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  1. The incremental interchange of ideas across the specialties of anesthesia and surgery demonstrates the collaborative nature of science in general and medicine in particular. Many surgeons contributed to the growth in anesthesia; more comprehensive anesthesia, in turn, allowed more complex surgery to develop.

  2. The role of the anesthesiologist has expanded to become the perioperative physician. The anesthesiologist evaluates the patient preoperatively, provides the anesthetic, and is involved in postoperative pain relief.

  3. New and improved airway and intubation devices, such as the laryngeal mask airway and the video laryngoscope, along with the American Society of Anesthesiologists’ airway management algorithm, have led to improved management and control of routine and difficult airways.

  4. The specialties of critical care medicine and pain medicine have grown out of the expanded field of anesthesiology. The postanesthesia care unit gave rise to the intensive care unit; the treatment of acute and chronic pain syndromes by anesthesiologists contributed to the growth of pain medicine as a specialty.

  5. The study of proteomics will lead to anesthetics tailored to individuals, maximizing effects and reducing side effects of various anesthetic drugs.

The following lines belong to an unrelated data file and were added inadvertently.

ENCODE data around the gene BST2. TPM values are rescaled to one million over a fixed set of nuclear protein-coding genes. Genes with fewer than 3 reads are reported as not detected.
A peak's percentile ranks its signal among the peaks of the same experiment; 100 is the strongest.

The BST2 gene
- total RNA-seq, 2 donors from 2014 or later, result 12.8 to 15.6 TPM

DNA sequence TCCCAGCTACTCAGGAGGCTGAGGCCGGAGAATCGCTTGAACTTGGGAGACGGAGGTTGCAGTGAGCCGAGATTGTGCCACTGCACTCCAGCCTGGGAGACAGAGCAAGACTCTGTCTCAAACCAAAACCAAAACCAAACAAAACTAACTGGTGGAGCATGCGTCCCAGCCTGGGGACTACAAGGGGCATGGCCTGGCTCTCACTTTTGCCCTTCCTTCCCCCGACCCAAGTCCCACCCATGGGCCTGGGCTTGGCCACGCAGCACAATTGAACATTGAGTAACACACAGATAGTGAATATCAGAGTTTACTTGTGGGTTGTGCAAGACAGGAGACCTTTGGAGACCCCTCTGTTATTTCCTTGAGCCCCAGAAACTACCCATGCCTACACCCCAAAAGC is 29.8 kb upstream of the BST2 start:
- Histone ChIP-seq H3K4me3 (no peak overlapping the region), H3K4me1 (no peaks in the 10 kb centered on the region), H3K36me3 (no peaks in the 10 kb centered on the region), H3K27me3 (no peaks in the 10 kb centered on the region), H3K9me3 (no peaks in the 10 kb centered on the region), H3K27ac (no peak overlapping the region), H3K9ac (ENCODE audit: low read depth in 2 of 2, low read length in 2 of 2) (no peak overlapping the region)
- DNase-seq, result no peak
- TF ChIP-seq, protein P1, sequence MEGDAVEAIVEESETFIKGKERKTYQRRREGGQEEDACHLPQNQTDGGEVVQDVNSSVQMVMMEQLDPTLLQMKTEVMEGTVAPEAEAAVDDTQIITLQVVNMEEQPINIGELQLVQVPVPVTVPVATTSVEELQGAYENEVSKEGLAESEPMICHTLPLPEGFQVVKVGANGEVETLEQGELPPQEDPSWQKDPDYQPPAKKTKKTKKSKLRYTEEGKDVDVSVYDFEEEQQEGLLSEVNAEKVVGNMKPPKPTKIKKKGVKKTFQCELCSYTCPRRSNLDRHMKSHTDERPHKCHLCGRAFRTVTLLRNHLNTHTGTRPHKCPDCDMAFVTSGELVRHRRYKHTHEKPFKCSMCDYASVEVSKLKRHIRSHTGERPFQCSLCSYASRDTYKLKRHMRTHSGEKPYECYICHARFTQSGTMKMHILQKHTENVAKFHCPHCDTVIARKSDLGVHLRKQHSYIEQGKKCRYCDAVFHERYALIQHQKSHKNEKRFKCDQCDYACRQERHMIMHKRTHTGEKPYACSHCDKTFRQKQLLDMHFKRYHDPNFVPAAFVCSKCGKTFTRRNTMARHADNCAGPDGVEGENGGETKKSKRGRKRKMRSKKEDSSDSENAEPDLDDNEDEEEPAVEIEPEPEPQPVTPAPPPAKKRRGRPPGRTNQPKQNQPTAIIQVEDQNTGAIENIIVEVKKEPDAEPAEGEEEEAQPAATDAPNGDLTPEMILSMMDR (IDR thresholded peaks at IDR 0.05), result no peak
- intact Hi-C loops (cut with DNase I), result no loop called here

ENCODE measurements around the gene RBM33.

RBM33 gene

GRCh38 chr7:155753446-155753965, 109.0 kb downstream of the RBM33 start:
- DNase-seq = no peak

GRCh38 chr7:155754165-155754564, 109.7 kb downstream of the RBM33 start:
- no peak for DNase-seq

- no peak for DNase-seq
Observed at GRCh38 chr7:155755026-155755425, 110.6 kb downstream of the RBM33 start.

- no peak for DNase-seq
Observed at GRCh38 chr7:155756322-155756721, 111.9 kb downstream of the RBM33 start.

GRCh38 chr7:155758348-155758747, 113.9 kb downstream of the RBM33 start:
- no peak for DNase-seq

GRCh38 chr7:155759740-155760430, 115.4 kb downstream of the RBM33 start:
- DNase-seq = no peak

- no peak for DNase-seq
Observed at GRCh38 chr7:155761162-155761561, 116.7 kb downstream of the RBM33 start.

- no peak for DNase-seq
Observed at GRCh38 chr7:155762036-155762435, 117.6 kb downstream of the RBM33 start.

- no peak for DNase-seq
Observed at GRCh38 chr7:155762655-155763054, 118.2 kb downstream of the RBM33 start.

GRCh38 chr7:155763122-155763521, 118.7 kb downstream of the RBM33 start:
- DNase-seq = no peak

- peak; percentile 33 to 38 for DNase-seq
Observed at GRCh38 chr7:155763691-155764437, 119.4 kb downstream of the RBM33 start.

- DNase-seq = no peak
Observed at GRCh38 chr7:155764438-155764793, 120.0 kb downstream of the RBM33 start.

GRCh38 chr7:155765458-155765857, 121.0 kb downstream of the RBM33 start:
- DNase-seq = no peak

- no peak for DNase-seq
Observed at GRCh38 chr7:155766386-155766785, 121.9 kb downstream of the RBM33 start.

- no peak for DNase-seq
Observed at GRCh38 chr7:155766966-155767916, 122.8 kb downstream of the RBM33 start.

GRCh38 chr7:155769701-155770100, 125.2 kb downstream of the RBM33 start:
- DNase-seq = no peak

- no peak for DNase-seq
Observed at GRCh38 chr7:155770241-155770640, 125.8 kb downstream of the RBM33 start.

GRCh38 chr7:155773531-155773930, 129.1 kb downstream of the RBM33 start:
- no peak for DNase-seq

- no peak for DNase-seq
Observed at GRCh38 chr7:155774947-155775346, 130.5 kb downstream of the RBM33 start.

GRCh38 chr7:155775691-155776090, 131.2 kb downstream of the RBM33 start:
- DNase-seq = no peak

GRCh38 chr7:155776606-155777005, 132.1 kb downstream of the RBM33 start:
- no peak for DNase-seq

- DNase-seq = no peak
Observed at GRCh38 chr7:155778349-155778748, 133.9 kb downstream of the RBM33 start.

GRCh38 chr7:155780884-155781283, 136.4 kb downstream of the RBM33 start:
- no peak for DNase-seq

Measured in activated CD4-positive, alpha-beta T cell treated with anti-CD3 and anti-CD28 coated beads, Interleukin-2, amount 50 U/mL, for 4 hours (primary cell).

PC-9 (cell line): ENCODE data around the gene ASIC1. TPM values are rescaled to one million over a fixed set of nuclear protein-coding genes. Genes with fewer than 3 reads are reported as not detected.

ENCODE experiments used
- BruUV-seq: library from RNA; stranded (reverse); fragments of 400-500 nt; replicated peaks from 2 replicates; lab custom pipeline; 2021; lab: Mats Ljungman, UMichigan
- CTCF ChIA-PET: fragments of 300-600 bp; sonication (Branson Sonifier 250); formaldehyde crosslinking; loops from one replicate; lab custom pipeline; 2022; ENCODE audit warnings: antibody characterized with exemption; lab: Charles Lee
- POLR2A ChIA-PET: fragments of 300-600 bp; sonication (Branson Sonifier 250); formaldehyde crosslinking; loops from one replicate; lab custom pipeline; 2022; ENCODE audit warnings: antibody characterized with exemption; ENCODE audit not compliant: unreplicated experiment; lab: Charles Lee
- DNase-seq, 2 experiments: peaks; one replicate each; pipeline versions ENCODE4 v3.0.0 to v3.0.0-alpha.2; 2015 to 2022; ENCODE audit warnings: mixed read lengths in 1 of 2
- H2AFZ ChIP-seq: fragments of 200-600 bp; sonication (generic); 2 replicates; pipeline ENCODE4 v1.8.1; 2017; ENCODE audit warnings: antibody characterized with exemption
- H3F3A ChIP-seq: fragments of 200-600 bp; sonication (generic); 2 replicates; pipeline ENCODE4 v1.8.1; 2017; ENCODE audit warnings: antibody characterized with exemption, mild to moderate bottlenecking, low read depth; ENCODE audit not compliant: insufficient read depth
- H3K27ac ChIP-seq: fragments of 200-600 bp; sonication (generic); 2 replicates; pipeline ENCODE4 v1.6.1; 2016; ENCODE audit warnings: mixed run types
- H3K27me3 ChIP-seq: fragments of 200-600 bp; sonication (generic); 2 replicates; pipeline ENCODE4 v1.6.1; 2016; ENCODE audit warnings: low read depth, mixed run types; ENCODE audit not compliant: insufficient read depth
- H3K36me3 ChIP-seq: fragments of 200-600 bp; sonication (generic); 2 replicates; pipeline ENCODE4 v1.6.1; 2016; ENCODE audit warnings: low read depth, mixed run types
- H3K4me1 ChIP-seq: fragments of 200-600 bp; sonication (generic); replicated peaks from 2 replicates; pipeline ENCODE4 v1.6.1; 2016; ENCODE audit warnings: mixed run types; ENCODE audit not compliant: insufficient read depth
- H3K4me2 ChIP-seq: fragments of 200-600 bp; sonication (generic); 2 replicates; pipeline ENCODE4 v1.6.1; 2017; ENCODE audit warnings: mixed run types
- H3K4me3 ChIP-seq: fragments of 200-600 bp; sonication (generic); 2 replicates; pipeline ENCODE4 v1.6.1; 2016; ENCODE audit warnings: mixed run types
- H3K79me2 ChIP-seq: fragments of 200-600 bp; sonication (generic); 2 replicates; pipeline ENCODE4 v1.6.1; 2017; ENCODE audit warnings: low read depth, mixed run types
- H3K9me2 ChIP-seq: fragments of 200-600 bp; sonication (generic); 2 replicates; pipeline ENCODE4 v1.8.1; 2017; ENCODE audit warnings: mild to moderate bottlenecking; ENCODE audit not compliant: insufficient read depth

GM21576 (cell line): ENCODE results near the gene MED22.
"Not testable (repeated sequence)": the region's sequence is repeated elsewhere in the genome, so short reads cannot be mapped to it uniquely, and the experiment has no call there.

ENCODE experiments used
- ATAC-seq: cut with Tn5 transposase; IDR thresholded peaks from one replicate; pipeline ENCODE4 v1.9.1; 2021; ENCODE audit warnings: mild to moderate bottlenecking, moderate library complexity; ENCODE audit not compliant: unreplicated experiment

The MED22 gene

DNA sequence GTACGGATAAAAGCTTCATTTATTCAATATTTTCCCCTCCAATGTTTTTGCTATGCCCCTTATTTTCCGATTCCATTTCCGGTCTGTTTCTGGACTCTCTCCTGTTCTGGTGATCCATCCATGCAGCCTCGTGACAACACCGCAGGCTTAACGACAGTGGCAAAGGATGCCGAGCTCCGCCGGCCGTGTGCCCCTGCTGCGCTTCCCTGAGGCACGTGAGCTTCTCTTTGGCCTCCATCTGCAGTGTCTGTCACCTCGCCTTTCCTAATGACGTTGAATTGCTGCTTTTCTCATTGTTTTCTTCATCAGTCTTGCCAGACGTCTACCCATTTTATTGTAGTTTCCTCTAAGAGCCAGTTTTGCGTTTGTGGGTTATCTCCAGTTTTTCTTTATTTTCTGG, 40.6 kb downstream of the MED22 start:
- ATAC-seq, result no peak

The discipline of anesthesia embodies control of three great concerns of humankind: consciousness, pain, and movement. The field of anesthesiology combines the administration of anesthesia with the perioperative management of the patient’s concerns, pain management, and critical illness. The fields of surgery and anesthesiology are truly collaborative and continue to evolve together, enabling the care of sicker patients and rapid recovery from outpatient and minimally invasive procedures.


The discovery of anesthesia is one of the seminal American contributions to the world. Along with infection control and blood transfusion, anesthesia has enabled surgery to occupy its fundamental place in medicine. Before the advent of modern anesthesia in the 1840s, many substances and methods were tried in the search for pain relief and better operating conditions. Opium, alcohol, exposure to cold, compression of peripheral nerves, constriction of the carotid arteries to produce unconsciousness, and hypnosis (mesmerism) all proved less than satisfactory and dictated rapid and crude surgical procedures. Patients had to be restrained by several attendants, and only the most stoic could tolerate the screams heard in the operating theater. Charles Darwin, who witnessed two such operations, “rushed away before they were completed. Nor did I ever attend again, for hardly any inducement would have been strong enough to make me do so; this being long before the blessed days of chloroform. The two cases fairly haunted me for many a long year.”1

Modern Beginnings

Although Humphrey Davy (1778–1829) suggested using nitrous oxide for the relief of pain in surgical procedures in 1800, this was not pursued until 1844 by dentist Horace Wells (1815–1848). Wells astutely observed that a man who was injured after inhaling nitrous oxide during an exhibition of ...

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